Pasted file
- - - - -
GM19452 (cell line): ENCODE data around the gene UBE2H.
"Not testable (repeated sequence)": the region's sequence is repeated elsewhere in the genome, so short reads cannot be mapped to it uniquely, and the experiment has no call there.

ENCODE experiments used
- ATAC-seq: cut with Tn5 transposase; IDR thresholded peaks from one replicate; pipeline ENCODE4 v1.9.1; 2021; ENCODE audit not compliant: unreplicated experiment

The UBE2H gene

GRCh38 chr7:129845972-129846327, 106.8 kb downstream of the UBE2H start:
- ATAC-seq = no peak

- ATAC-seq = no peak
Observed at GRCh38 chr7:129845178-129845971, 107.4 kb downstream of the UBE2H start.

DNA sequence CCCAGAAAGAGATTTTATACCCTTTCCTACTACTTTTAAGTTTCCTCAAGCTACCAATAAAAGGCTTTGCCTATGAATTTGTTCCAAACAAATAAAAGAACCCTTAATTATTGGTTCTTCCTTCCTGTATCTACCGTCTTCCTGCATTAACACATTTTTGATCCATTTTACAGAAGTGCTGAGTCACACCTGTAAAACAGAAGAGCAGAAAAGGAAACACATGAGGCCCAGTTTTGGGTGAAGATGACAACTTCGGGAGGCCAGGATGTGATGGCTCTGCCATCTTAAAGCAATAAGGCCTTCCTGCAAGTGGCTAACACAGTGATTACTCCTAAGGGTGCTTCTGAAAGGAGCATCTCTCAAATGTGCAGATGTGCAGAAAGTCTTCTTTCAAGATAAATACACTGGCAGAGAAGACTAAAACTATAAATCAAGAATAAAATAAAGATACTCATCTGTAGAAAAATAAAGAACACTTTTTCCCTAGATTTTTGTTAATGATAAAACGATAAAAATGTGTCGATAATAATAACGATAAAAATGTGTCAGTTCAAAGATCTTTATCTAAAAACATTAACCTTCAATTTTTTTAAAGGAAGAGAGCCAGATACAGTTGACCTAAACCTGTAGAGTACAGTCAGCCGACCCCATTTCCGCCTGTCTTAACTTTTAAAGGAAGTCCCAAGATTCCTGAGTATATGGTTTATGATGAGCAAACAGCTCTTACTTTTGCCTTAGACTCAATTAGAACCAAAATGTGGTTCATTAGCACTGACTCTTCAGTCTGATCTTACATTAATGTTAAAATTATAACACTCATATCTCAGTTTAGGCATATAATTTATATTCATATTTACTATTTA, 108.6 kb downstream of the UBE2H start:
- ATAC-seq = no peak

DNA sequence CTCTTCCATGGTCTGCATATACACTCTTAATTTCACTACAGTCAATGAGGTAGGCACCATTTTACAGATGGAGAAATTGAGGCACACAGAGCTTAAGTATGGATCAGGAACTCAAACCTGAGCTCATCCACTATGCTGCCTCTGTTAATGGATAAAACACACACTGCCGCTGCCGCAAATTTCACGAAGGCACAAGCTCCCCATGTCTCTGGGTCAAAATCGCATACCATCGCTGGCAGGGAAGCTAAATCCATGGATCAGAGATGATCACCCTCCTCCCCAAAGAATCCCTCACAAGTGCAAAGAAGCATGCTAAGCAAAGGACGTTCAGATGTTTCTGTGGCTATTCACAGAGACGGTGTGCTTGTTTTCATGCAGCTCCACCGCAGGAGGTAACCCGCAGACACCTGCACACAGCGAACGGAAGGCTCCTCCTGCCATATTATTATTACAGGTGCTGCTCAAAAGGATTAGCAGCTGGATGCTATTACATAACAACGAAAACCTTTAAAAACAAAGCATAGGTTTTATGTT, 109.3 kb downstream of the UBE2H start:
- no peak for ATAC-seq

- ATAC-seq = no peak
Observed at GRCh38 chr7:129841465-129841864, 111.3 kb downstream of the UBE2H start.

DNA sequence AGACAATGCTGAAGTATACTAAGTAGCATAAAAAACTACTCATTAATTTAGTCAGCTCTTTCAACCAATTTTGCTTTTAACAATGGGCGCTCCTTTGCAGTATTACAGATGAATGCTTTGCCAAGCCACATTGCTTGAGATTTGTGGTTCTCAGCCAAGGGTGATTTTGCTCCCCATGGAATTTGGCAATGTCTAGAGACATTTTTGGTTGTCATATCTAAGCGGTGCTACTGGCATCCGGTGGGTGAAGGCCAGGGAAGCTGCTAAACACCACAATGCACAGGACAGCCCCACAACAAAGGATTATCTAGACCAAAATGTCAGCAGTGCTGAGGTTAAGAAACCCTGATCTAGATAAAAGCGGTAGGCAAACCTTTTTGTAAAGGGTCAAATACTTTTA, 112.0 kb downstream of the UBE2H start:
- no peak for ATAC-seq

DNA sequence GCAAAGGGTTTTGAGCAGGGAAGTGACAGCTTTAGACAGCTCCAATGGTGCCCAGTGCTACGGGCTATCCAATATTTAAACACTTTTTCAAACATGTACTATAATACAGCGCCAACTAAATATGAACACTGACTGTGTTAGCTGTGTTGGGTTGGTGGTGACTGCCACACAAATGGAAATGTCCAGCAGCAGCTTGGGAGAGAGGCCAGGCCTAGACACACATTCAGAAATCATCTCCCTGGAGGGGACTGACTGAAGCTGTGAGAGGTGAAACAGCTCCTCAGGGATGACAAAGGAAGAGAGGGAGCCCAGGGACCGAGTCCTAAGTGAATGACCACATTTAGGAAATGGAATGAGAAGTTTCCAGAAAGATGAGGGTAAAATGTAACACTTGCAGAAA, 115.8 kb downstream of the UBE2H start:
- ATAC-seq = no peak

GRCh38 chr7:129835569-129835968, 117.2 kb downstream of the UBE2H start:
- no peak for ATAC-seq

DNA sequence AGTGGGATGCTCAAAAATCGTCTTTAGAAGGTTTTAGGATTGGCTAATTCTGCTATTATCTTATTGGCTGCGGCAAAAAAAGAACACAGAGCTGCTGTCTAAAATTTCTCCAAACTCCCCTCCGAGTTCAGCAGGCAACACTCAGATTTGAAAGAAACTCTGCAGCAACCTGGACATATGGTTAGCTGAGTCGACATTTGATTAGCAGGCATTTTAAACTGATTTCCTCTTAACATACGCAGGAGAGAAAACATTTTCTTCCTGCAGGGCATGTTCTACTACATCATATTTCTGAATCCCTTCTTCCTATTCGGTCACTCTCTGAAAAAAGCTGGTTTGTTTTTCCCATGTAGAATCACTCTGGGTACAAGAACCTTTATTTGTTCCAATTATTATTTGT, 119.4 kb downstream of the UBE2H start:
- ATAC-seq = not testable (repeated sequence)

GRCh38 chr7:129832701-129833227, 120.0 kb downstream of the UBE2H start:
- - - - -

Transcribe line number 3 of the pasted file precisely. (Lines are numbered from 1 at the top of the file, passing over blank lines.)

ENCODE experiments used